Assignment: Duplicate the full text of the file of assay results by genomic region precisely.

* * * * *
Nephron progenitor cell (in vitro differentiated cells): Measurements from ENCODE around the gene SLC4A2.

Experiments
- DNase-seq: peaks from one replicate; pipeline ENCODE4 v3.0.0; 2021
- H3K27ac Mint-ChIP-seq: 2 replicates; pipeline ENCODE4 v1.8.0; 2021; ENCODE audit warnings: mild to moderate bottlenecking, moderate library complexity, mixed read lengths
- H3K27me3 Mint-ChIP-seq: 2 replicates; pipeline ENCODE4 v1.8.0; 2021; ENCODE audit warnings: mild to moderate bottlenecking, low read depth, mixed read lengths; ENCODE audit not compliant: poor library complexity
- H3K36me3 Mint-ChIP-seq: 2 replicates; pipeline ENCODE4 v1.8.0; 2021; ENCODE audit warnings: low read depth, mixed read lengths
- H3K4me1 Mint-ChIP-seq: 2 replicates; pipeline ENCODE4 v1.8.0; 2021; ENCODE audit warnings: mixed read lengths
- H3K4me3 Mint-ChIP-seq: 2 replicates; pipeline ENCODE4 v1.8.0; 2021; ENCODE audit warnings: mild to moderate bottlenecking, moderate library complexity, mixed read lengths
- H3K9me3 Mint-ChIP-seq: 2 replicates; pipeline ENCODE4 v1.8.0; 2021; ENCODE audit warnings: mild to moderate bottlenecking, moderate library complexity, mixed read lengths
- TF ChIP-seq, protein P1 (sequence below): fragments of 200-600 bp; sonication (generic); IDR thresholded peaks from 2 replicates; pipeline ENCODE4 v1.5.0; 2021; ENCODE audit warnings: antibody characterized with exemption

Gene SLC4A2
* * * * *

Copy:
Nephron progenitor cell (in vitro differentiated cells): Measurements from ENCODE around the gene SLC4A2.

Experiments
- DNase-seq: peaks from one replicate; pipeline ENCODE4 v3.0.0; 2021
- H3K27ac Mint-ChIP-seq: 2 replicates; pipeline ENCODE4 v1.8.0; 2021; ENCODE audit warnings: mild to moderate bottlenecking, moderate library complexity, mixed read lengths
- H3K27me3 Mint-ChIP-seq: 2 replicates; pipeline ENCODE4 v1.8.0; 2021; ENCODE audit warnings: mild to moderate bottlenecking, low read depth, mixed read lengths; ENCODE audit not compliant: poor library complexity
- H3K36me3 Mint-ChIP-seq: 2 replicates; pipeline ENCODE4 v1.8.0; 2021; ENCODE audit warnings: low read depth, mixed read lengths
- H3K4me1 Mint-ChIP-seq: 2 replicates; pipeline ENCODE4 v1.8.0; 2021; ENCODE audit warnings: mixed read lengths
- H3K4me3 Mint-ChIP-seq: 2 replicates; pipeline ENCODE4 v1.8.0; 2021; ENCODE audit warnings: mild to moderate bottlenecking, moderate library complexity, mixed read lengths
- H3K9me3 Mint-ChIP-seq: 2 replicates; pipeline ENCODE4 v1.8.0; 2021; ENCODE audit warnings: mild to moderate bottlenecking, moderate library complexity, mixed read lengths
- TF ChIP-seq, protein P1 (sequence below): fragments of 200-600 bp; sonication (generic); IDR thresholded peaks from 2 replicates; pipeline ENCODE4 v1.5.0; 2021; ENCODE audit warnings: antibody characterized with exemption

Gene SLC4A2